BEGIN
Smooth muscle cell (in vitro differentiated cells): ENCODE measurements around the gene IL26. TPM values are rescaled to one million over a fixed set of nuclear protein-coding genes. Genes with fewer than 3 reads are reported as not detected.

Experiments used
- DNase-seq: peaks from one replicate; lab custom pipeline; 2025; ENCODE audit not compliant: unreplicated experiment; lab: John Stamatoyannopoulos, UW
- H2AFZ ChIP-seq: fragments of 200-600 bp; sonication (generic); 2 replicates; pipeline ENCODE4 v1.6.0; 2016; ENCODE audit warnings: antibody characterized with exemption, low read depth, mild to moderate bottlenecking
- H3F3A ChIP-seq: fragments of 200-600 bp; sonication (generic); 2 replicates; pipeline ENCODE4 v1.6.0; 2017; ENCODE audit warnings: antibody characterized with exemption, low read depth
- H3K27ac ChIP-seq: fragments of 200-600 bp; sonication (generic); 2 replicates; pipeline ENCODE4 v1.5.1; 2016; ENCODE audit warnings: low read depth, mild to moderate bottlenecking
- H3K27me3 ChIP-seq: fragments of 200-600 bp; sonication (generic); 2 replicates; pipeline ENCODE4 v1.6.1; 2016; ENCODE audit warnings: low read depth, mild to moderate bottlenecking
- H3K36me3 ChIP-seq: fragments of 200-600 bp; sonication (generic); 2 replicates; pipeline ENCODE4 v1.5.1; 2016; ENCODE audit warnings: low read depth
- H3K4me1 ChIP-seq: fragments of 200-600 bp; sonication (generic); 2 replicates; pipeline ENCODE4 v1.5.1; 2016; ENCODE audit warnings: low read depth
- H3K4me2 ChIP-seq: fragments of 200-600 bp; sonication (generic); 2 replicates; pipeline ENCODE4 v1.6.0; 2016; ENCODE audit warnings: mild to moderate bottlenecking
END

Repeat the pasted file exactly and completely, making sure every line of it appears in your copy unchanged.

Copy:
Smooth muscle cell (in vitro differentiated cells): ENCODE measurements around the gene IL26. TPM values are rescaled to one million over a fixed set of nuclear protein-coding genes. Genes with fewer than 3 reads are reported as not detected.

Experiments used
- DNase-seq: peaks from one replicate; lab custom pipeline; 2025; ENCODE audit not compliant: unreplicated experiment; lab: John Stamatoyannopoulos, UW
- H2AFZ ChIP-seq: fragments of 200-600 bp; sonication (generic); 2 replicates; pipeline ENCODE4 v1.6.0; 2016; ENCODE audit warnings: antibody characterized with exemption, low read depth, mild to moderate bottlenecking
- H3F3A ChIP-seq: fragments of 200-600 bp; sonication (generic); 2 replicates; pipeline ENCODE4 v1.6.0; 2017; ENCODE audit warnings: antibody characterized with exemption, low read depth
- H3K27ac ChIP-seq: fragments of 200-600 bp; sonication (generic); 2 replicates; pipeline ENCODE4 v1.5.1; 2016; ENCODE audit warnings: low read depth, mild to moderate bottlenecking
- H3K27me3 ChIP-seq: fragments of 200-600 bp; sonication (generic); 2 replicates; pipeline ENCODE4 v1.6.1; 2016; ENCODE audit warnings: low read depth, mild to moderate bottlenecking
- H3K36me3 ChIP-seq: fragments of 200-600 bp; sonication (generic); 2 replicates; pipeline ENCODE4 v1.5.1; 2016; ENCODE audit warnings: low read depth
- H3K4me1 ChIP-seq: fragments of 200-600 bp; sonication (generic); 2 replicates; pipeline ENCODE4 v1.5.1; 2016; ENCODE audit warnings: low read depth
- H3K4me2 ChIP-seq: fragments of 200-600 bp; sonication (generic); 2 replicates; pipeline ENCODE4 v1.6.0; 2016; ENCODE audit warnings: mild to moderate bottlenecking